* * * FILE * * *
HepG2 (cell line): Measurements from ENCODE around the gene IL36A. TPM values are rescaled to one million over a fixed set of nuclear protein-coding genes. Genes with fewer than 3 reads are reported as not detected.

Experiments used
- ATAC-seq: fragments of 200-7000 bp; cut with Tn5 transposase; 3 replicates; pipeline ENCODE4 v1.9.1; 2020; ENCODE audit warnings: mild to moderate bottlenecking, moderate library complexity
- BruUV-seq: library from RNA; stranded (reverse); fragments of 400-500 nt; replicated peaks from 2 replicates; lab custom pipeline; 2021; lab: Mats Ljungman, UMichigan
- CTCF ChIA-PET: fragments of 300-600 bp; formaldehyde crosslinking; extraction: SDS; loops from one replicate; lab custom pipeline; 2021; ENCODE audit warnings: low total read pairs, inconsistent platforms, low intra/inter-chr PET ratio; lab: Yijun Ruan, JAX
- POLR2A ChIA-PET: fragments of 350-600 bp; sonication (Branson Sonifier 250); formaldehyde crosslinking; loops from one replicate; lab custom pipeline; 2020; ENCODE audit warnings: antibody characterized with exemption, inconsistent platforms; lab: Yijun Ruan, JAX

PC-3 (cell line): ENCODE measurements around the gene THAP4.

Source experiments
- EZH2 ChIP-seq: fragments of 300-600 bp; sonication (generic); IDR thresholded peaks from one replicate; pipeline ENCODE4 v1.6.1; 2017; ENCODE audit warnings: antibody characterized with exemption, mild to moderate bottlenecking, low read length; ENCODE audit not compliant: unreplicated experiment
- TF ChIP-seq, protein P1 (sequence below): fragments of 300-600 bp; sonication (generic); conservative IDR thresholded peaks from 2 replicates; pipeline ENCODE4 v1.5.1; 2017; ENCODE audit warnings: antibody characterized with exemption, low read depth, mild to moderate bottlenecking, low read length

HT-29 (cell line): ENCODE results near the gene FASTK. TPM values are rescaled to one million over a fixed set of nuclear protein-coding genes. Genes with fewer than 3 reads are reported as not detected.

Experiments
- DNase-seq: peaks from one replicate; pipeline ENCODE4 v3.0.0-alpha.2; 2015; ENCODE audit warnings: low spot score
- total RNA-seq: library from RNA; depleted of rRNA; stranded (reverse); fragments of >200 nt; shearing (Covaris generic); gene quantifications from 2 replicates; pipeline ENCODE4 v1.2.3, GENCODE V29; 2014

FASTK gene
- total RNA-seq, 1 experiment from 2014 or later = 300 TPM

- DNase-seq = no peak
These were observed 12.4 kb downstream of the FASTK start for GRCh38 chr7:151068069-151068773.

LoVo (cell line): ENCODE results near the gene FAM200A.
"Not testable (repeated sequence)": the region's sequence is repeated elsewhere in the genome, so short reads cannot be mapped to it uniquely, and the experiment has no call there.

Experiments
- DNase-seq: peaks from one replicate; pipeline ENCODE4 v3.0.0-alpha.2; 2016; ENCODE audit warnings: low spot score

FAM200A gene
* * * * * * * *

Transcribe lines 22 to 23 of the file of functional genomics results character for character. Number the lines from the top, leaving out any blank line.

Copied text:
- DNase-seq: peaks from one replicate; pipeline ENCODE4 v3.0.0-alpha.2; 2016; ENCODE audit warnings: low spot score

FAM200A gene